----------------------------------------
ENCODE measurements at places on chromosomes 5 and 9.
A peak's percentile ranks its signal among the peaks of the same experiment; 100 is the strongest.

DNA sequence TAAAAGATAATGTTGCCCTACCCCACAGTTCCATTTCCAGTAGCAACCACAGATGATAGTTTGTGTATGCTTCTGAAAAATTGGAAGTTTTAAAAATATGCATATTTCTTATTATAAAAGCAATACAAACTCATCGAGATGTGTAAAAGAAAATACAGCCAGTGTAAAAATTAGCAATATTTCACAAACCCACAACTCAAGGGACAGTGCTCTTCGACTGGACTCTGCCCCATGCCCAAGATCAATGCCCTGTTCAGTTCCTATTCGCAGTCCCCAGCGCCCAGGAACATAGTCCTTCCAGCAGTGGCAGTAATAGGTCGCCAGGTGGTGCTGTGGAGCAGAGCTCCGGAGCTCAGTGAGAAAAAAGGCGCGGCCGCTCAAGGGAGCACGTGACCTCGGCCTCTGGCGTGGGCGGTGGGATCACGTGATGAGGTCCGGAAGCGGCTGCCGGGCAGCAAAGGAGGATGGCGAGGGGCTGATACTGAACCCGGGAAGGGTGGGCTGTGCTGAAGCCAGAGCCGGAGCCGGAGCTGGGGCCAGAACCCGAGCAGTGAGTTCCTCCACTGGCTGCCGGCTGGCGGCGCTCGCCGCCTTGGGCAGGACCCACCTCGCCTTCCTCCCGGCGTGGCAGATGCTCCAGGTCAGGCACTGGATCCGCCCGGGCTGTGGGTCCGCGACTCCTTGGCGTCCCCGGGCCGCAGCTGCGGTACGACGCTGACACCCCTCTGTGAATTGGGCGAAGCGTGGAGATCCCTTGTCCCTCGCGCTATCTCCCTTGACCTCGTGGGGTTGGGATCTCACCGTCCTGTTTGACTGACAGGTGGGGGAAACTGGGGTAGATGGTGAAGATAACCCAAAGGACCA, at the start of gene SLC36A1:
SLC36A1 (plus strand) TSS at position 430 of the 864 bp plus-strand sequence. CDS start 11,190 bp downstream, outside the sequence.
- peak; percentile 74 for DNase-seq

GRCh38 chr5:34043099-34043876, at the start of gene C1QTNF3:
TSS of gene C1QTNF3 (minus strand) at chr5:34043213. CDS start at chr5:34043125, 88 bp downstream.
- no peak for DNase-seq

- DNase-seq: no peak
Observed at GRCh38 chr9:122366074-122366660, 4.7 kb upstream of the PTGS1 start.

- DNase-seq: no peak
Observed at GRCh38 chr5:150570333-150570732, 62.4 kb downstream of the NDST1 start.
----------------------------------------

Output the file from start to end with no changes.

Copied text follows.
ENCODE measurements at places on chromosomes 5 and 9.
A peak's percentile ranks its signal among the peaks of the same experiment; 100 is the strongest.

DNA sequence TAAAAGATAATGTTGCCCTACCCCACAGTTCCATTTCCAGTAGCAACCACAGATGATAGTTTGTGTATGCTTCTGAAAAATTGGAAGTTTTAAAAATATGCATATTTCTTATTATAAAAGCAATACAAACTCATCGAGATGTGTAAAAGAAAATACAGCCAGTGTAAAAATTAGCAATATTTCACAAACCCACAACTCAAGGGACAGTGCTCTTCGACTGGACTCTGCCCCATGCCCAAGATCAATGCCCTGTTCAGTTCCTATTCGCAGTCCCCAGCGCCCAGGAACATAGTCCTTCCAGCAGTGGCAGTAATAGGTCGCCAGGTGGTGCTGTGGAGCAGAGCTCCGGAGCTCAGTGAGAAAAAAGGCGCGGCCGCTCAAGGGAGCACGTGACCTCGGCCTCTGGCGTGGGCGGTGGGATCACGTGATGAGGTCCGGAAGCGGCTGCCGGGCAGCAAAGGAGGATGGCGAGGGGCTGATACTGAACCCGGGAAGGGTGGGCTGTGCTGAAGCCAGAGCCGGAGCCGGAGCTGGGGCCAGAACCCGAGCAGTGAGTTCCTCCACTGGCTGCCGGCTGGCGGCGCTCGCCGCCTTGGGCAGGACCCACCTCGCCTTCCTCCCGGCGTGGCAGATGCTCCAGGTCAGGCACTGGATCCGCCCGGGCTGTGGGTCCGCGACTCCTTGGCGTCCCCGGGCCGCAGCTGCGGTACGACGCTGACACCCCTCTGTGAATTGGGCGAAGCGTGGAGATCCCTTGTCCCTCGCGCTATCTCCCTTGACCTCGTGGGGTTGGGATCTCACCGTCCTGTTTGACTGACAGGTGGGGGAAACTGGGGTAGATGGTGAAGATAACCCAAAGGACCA, at the start of gene SLC36A1:
SLC36A1 (plus strand) TSS at position 430 of the 864 bp plus-strand sequence. CDS start 11,190 bp downstream, outside the sequence.
- peak; percentile 74 for DNase-seq

GRCh38 chr5:34043099-34043876, at the start of gene C1QTNF3:
TSS of gene C1QTNF3 (minus strand) at chr5:34043213. CDS start at chr5:34043125, 88 bp downstream.
- no peak for DNase-seq

- DNase-seq: no peak
Observed at GRCh38 chr9:122366074-122366660, 4.7 kb upstream of the PTGS1 start.

- DNase-seq: no peak
Observed at GRCh38 chr5:150570333-150570732, 62.4 kb downstream of the NDST1 start.